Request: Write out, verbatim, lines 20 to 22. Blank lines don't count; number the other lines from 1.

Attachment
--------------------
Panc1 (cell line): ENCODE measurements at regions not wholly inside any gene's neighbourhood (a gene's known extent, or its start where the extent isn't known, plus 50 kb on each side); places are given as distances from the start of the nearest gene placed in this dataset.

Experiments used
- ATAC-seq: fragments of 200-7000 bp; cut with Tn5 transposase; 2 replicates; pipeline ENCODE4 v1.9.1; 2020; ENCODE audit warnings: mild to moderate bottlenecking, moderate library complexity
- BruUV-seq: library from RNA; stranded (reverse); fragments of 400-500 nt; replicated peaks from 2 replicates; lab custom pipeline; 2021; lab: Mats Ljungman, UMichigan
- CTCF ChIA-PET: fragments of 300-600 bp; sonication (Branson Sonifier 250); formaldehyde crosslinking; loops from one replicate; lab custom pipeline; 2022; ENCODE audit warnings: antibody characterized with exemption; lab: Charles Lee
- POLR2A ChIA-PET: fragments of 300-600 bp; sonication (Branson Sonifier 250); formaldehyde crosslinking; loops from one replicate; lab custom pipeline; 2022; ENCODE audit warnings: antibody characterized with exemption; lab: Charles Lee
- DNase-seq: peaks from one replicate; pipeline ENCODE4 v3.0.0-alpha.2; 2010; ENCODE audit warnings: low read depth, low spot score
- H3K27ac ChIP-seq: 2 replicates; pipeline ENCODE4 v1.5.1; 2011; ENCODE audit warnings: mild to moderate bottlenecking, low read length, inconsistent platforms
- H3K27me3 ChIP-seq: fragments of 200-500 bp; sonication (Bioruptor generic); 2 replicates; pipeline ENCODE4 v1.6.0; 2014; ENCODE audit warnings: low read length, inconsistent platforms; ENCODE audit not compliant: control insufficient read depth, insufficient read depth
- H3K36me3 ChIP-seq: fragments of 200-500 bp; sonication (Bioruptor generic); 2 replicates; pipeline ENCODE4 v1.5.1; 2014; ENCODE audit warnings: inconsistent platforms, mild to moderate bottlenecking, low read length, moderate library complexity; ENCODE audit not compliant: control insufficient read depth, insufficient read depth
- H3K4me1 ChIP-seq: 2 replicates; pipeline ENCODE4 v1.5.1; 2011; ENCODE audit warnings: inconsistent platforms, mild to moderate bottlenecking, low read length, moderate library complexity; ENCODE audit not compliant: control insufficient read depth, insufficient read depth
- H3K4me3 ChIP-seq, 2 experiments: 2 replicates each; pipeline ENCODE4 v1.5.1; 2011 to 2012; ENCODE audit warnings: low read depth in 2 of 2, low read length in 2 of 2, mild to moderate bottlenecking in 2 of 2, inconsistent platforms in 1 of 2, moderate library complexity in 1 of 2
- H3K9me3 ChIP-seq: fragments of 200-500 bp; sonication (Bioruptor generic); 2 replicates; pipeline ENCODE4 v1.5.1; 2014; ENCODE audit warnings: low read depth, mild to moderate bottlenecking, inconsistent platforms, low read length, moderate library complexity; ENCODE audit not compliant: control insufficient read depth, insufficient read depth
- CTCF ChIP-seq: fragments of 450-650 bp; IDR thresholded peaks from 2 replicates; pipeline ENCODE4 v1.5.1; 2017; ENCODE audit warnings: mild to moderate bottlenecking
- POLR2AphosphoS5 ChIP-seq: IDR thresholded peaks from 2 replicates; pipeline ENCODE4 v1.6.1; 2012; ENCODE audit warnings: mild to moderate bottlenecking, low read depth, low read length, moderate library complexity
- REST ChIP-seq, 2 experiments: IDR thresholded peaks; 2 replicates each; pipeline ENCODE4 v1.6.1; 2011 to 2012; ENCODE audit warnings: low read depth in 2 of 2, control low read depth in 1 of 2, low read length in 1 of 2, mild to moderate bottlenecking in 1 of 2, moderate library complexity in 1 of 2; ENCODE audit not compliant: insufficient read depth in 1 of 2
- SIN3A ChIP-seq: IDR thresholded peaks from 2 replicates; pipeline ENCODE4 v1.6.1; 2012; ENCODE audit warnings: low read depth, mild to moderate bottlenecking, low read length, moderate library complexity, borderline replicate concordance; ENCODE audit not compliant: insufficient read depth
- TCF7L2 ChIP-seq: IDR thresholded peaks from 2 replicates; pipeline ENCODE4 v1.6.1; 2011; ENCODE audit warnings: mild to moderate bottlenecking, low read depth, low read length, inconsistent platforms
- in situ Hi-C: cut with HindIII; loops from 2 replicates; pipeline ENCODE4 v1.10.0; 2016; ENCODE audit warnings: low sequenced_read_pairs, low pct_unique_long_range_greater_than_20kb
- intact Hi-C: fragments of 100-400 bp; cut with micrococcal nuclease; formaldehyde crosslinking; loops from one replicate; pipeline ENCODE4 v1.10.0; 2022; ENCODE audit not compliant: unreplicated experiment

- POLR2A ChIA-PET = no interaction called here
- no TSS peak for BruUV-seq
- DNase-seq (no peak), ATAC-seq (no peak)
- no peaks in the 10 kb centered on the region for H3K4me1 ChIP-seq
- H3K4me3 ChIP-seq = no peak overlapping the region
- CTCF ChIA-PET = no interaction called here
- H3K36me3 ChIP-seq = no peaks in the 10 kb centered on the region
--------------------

- intact Hi-C: fragments of 100-400 bp; cut with micrococcal nuclease; formaldehyde crosslinking; loops from one replicate; pipeline ENCODE4 v1.10.0; 2022; ENCODE audit not compliant: unreplicated experiment

- POLR2A ChIA-PET = no interaction called here
- no TSS peak for BruUV-seq